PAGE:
Friday, February 12, 2010

Angel Badia Camps: "...he concentrated on paperback covers..."

Despite the popular perception that comics were the poor relations of illustration...

... Camps seems to have been quite happy to work on both strips and illustrations throughout the '60s decade.

By 1970/71 though, something of an exodus from Britain began with many of the best artists moving on to new countries and new disciplines to be replaced by more broadly cartoony artists. Many readers will no doubt have grown up reading Warren and Skywald magazines such as Creepy or Psycho, filled with fantastic art from the same Spanish artists who had drawn so many British romance strips.

I would love to have seen Camps get his teeth (ouch) into painting Vampirella but sadly it would seem that at point he was no longer with S.I. who were supplying the U.S companies with their artwork.

Instead he concentrated on paperback covers for Europe and throughout the decade created numerous arresting images for various publishers.

Amongst the highlights were covers for children's books...

... The Three Investigators and Encyclopedia Brown, Bruguera’s Ciencia Fiction series...

... romances for the Nocturno imprint and mainstream work for authors such as Agatha Christie, Malcolm Saville and Dickens.

As the market for painted book covers contracted in the '80s and '90s Camps moved into fine art and academia setting up his own art school with fellow comic book/ paperback artist Rafael Cortiella. Recently he seems to have concentrated on gallery paintings which fall into one of several categories- still lifes, buildings or cityscapes...

... portraits or nudes - all of which are equally stunning.

(As an aside - it is fascinating to see so many Spanish artists like Camps taking exactly the same career moves from comics to paperbacks and then on to fine art in a way that few of their U.S. equivalents have done. The likes of Jordi Longaron and Warren favourites Felix Mas, Fernando Fernandez and Leopoldo Sanchez have all emerged as major talents in the gallery arena.

Long time comic fans might well also remember Luis Garcia whose strips were very much a highlight of Warrens’ heyday- I believe his recent paintings are amongst the very best being produced anywhere in the world ranging from delicate, ultra-realistic nudes to searing social commentary and paintings reminiscent of Lucien Freud. They have all come a very long way).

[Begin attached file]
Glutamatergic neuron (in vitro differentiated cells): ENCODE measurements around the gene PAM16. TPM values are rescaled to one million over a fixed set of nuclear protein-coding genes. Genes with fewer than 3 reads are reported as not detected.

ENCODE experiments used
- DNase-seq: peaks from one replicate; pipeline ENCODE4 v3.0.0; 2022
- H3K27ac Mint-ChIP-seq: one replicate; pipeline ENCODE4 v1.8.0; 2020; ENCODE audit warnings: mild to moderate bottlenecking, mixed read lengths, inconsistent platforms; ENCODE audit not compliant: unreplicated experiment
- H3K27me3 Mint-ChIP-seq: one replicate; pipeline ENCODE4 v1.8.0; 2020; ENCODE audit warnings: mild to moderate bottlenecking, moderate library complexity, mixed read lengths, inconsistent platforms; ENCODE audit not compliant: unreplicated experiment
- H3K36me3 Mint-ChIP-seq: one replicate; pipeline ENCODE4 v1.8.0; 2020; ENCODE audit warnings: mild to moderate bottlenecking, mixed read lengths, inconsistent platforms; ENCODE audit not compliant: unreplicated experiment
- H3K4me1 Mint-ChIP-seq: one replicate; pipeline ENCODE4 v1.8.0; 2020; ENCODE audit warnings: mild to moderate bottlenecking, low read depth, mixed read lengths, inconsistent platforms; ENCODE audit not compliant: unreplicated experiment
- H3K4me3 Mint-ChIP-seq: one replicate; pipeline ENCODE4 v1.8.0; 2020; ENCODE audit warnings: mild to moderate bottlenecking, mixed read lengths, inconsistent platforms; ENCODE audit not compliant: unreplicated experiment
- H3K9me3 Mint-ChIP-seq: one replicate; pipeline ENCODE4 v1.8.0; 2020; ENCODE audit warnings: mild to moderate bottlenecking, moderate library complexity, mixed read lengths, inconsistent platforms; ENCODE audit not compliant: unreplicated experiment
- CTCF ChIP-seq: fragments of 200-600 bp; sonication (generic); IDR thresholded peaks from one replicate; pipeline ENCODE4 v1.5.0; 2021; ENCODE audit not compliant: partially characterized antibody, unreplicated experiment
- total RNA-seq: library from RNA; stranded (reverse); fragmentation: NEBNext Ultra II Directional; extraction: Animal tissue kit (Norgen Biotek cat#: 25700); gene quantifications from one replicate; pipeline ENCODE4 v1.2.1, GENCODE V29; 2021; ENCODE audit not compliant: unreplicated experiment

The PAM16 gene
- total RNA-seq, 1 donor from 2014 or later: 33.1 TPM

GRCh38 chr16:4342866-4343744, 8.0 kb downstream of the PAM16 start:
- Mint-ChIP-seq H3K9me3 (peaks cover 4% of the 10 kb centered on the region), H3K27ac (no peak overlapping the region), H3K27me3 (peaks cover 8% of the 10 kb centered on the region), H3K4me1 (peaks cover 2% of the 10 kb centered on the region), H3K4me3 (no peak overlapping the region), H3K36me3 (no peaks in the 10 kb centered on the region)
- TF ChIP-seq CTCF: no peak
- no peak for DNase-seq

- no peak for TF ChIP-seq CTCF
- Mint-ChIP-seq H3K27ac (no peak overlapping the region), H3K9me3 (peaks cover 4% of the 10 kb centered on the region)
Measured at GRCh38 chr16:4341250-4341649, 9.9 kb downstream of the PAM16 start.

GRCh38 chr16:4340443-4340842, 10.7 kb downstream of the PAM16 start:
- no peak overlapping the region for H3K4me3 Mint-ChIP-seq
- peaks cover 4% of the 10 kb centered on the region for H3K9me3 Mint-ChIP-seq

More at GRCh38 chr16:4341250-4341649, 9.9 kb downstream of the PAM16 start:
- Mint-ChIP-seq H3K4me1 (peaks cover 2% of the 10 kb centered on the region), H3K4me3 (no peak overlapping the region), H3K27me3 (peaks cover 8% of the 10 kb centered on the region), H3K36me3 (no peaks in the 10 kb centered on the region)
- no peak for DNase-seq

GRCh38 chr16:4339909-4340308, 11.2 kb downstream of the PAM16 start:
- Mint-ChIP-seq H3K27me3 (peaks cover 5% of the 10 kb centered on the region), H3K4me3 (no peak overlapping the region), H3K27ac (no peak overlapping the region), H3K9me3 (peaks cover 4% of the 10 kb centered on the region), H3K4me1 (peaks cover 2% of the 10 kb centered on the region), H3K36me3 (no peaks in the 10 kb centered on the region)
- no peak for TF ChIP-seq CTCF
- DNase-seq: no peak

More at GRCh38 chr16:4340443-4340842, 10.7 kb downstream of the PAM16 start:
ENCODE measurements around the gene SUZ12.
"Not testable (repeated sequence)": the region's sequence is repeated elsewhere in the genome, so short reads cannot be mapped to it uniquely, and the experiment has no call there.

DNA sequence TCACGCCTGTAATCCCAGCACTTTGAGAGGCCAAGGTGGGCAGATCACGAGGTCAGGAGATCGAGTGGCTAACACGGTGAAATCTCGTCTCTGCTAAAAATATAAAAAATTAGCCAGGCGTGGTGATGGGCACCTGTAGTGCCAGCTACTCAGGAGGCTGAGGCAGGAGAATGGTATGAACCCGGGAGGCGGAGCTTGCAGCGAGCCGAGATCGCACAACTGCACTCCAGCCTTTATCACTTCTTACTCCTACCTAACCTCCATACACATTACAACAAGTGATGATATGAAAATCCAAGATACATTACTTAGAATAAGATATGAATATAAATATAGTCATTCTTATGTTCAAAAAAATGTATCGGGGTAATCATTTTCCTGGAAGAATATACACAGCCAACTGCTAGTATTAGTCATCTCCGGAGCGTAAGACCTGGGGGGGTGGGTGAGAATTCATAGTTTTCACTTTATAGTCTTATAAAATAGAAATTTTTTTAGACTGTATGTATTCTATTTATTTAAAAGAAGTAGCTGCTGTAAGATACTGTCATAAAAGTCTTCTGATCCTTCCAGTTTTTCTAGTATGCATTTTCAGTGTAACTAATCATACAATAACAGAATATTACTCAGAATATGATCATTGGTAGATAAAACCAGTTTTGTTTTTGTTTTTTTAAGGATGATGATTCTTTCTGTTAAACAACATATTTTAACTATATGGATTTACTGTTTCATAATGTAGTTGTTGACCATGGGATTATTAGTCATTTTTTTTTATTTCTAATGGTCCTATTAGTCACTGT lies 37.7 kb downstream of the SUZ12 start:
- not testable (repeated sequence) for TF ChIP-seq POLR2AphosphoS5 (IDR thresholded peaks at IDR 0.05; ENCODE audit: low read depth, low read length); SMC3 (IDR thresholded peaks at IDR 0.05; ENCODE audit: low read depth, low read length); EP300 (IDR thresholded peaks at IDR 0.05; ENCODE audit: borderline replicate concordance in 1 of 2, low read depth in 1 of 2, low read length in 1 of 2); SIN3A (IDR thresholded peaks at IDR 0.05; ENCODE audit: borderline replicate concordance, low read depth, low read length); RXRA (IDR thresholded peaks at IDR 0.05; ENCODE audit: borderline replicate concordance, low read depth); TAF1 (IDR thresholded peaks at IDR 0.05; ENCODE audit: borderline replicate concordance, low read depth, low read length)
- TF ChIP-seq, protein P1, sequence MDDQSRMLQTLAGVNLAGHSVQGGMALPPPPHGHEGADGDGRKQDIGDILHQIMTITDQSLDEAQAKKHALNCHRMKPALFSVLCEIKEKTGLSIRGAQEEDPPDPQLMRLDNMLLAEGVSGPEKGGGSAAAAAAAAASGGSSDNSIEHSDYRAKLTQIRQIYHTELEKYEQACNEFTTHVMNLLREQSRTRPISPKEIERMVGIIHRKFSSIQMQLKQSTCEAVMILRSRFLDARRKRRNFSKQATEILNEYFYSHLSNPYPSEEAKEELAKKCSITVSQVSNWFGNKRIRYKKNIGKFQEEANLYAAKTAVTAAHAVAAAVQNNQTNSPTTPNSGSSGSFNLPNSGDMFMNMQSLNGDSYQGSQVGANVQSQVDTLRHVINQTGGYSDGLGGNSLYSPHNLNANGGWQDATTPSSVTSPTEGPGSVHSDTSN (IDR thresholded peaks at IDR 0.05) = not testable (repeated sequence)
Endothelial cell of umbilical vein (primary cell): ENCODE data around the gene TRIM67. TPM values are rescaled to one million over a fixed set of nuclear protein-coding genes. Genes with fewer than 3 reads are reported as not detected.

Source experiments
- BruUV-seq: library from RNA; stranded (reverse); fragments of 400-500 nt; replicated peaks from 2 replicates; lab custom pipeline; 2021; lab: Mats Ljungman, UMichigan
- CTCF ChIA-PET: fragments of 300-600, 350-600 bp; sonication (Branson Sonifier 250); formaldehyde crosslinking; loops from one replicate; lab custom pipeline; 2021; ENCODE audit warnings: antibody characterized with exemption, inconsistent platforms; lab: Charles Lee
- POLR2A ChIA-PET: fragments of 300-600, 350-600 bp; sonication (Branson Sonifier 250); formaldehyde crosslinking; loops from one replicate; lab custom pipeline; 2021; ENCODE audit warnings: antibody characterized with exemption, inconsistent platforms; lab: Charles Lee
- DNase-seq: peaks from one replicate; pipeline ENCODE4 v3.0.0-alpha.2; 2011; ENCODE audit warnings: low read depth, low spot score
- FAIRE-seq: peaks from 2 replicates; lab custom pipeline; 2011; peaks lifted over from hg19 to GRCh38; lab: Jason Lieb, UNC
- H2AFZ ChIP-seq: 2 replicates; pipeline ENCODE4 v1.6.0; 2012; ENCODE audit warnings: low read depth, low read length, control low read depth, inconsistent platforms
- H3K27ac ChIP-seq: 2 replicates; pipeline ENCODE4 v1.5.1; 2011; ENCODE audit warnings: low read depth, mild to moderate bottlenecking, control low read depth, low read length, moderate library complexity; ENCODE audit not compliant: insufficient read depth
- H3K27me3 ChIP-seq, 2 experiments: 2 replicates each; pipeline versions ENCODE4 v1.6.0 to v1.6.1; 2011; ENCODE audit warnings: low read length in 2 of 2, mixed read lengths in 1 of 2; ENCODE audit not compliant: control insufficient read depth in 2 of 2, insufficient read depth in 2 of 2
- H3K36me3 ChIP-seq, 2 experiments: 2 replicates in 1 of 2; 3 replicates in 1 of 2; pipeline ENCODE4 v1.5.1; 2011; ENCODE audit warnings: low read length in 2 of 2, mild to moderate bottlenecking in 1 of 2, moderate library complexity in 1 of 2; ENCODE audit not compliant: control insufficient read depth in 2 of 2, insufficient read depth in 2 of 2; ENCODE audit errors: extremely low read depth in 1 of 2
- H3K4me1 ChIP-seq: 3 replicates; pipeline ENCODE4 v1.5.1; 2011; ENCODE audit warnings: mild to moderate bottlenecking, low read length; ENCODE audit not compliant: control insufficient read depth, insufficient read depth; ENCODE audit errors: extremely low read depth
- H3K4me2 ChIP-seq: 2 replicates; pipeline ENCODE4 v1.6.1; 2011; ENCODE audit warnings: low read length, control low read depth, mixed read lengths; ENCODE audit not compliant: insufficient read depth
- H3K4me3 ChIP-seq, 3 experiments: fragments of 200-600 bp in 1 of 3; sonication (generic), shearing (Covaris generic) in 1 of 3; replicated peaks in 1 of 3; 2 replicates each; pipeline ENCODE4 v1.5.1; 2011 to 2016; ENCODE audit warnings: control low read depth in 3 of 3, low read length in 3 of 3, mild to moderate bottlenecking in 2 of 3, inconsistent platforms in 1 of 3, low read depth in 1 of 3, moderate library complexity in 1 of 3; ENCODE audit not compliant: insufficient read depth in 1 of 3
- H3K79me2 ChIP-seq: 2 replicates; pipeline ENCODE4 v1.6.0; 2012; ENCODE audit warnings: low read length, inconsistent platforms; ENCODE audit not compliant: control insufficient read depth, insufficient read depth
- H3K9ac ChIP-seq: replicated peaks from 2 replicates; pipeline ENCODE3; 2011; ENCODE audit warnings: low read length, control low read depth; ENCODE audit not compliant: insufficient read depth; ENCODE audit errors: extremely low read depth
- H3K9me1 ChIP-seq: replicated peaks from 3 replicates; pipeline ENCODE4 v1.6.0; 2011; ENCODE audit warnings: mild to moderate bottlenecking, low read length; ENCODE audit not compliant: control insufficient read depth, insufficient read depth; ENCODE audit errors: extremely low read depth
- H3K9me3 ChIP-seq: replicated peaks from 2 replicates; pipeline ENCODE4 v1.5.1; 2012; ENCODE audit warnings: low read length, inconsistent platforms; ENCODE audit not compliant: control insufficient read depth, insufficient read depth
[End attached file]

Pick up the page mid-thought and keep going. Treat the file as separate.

Camps may well have left behind his pulp roots but to my mind they are still as wonderful as ever – and I hope you have all enjoyed them as much as I have.

David A. Roach 2010

* Many thanks to David for this fascinating week on Angel Badia Camps!

* Some of today's paperback cover scans are from the website Mundo Bocado

* The fine art scans are from the website Exposición Arte


  1. You mentioned similarities with Bernie Fuchs and I agree. I wonder who influenced whom? Camps is amazing and his paintings and line work are beautifully composed. It's great to hear he is still making art. Thanks for introducing us to him.

  2. Kinstler is one American who comes to mind that started in comics before moving to painted illustration and book cover work and then fine art and portraiture. Thanks for this week Leif.

  3. But Kinstler's comics work was in no way comparable to Camps' quality-wise.His paperback covers were also very average.

  4. Camps, wow I just love this stuff. I also am curious about who influenced whom stylistically, as it is so similar is Al Parker who is conjured strongest for me, but yeah that whole generation in the U.S.

  5. Great series of posts.
    Master Carlos Giménez has four books titled "The Proffessionals" telling in-depth stories of spanish comic book artists working in Barcelona for UK market, among them Fernando Fernández, Adolfo Usero and great Luis García.
    Some photos here: